Food systems, water rights, and COVID-19 on the Navajo Nation

On December 11, I joined my friends and comrades Janene Yazzie, Nate Etsitty and Felix Earle and Brandon Benallie to talk about food sovereignty in the Navajo Nation. Thank you Eugénie Clement for organizing this event. It was really great to hear from everyone here and connect digitally when we can’t meet in person. LinkContinue reading “Food systems, water rights, and COVID-19 on the Navajo Nation”

Contested water settlements inflamed the Navajo Nation’s health crisis

Link to full article here: https://www.hcn.org/articles/indigenous-affairs-water-contested-water-settlements-inflamed-the-navajo-nations-health-crisis “The Navajo Nation is at the center of the worst global pandemic in recent memory. Although the total number of COVID-19 cases is small compared to national hotspots, the rate of infection is among the nation’s highest. Today, national media is focused on Navajo water insecurity — a clearContinue reading “Contested water settlements inflamed the Navajo Nation’s health crisis”

A Matter of Degrees Podcast

Julian Brave Noisecat interviewed Wahleah Johns and I about the history of coal extraction and energy transition in the Navajo Nation. The episode is called, “Episode 7: One Navajo’s Fight for a Just Energy Transition.” In this interview I supplement Wahleah’s interview with regional historical context. The podcast generally focuses on the the politics ofContinue reading “A Matter of Degrees Podcast”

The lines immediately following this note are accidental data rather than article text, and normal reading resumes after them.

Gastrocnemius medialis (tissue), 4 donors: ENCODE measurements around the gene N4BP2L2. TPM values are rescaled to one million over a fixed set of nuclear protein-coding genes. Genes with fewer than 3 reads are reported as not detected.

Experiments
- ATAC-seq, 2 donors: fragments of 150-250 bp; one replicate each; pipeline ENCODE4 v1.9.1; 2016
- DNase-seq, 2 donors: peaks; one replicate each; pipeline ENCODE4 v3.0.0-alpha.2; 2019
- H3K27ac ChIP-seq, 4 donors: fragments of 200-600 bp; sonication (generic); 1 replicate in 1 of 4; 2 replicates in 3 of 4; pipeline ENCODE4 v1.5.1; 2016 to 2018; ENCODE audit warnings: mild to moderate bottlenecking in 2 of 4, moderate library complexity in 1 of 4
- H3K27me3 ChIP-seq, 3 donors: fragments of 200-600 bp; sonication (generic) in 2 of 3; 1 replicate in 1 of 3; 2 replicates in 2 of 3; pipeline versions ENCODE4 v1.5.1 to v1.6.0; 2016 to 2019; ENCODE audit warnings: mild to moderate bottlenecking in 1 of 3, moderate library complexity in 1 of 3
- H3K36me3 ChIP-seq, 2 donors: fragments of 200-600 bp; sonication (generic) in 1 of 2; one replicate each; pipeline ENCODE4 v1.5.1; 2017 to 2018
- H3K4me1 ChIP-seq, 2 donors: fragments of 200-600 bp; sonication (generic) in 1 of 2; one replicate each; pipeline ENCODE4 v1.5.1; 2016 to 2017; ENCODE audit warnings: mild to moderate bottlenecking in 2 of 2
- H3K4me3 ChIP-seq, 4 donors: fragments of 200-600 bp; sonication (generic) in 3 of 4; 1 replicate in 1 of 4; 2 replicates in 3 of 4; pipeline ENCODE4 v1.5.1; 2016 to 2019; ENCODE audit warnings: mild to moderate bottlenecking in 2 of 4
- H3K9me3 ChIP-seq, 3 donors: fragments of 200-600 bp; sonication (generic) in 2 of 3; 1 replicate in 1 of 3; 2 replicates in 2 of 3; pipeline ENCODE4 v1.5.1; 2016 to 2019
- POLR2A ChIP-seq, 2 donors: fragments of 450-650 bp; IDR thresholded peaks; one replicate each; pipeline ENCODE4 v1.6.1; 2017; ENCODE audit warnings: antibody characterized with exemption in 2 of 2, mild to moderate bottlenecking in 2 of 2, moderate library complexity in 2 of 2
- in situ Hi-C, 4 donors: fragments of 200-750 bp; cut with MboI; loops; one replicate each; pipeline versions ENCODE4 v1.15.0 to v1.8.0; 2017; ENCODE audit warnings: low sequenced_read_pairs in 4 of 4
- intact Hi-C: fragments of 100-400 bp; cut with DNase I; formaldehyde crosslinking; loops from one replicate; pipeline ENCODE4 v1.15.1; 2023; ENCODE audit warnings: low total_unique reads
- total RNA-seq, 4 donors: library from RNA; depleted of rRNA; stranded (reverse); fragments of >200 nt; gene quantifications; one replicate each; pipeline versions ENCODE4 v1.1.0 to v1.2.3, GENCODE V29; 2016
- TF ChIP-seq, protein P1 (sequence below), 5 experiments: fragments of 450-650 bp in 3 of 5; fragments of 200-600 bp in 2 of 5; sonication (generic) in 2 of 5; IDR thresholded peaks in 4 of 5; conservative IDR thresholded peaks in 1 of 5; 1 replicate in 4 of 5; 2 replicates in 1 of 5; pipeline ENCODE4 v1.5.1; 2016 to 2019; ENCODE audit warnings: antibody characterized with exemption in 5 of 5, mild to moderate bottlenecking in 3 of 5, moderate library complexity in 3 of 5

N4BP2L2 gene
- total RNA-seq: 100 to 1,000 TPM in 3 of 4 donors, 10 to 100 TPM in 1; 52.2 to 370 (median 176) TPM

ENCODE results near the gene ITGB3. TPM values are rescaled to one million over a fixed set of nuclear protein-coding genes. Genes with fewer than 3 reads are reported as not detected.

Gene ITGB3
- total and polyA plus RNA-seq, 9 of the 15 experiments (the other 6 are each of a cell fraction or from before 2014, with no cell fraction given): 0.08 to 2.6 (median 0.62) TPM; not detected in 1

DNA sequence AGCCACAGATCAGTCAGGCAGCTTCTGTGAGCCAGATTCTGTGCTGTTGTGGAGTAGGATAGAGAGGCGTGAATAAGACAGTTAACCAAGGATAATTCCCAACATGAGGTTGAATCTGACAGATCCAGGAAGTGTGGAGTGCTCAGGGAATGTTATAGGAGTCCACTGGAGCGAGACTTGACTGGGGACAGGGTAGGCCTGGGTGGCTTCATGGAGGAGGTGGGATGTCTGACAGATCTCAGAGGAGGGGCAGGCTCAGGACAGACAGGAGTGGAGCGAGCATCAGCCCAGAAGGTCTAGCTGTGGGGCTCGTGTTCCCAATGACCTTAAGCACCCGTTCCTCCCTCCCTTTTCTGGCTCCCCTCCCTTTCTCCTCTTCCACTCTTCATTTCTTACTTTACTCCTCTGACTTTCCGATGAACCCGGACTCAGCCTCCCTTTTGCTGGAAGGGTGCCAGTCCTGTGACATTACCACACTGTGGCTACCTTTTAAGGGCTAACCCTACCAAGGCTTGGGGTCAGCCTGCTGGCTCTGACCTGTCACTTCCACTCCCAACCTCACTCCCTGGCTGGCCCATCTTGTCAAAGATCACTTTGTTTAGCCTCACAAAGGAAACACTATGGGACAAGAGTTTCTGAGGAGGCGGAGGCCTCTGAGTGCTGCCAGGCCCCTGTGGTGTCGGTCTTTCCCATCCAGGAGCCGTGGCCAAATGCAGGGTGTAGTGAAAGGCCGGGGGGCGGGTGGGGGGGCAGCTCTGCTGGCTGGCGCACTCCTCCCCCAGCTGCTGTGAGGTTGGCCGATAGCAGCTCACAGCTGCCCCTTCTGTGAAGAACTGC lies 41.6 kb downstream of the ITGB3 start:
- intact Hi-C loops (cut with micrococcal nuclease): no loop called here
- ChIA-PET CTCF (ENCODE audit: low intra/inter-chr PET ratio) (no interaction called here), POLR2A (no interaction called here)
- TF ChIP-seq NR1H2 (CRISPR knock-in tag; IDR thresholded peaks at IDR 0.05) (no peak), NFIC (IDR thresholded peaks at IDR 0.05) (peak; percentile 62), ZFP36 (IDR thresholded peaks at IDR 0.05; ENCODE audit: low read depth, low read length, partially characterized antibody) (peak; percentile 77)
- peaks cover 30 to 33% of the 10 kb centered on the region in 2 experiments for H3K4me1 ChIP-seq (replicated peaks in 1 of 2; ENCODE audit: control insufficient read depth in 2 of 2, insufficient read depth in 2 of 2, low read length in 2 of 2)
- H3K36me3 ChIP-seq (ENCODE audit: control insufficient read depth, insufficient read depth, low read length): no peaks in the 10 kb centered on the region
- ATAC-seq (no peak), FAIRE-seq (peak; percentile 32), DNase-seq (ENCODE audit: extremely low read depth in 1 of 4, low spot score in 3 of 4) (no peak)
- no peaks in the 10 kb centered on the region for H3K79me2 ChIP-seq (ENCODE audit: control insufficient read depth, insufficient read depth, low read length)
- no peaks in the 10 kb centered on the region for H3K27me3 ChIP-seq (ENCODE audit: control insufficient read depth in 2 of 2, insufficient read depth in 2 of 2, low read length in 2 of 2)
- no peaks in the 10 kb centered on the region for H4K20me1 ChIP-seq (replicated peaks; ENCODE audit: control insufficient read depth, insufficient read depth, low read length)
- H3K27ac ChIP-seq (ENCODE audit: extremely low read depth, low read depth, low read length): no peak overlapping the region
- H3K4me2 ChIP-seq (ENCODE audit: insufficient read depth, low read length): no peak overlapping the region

Against colonial grounds: Geography on Indigenous lands

In this response to a provocation from Natalie Oswin, “An Other Geography,” Sara Smith and I write in “Against colonial grounds”, that we need to critically rethink institutions of higher learning. We need to examine how disciplines and universities are complicit in the reproduction of colonial histories and myths of white supremacy.  We argue thatContinue reading “Against colonial grounds: Geography on Indigenous lands”

“Our Winters’ Rights”: Challenging Colonial Water Laws

Much of the scholarship on Indigenous water rights in the United States focuses on legal and political rights awarded or denied in water settlements. This article highlights the voice of settlement opponents within Diné communities over the proposed Little Colorado River Settlement in 2012 between the Navajo Nation and Arizona. Using interviews with key actors,Continue reading ““Our Winters’ Rights”: Challenging Colonial Water Laws”

T’áá hwó ají t’éego and the Moral Economy of Navajo Coal Workers

My article on the meaning of work and livelihood for Diné coal workers. The article is Open Access through the Annals of American Association of Geographers website. Here is the link: T’áá hwó ají t’éego and the Moral Economy of Navajo Coal Workers. Abstract: The development of coal mining in the Navajo Nation, the largestContinue reading “T’áá hwó ají t’éego and the Moral Economy of Navajo Coal Workers”

New Geoforum article

This article considers the Navajo Green Jobs effort of 2009, an attempt to “transition” energy production from coal to wind and solar for the largest tribe in the United States, the Navajo Nation. Through ethnographic “revisits,” in 2008 and 2013, I argue that Navajo Green Jobs contained two problematic hybrid neoliberal assumptions about governance andContinue reading “New Geoforum article”

Closing Navajo Nation’s coal plant is not justice

Closing Navajo Nation’s coal plant is not justice 6/29/17 – My take on the proposed replacement lease for the Navajo Generating Station recently published in High Country News. My main point is that it’s not energy that is the problem, although this is a problem. It is the relationship between the tribe and the stateContinue reading “Closing Navajo Nation’s coal plant is not justice”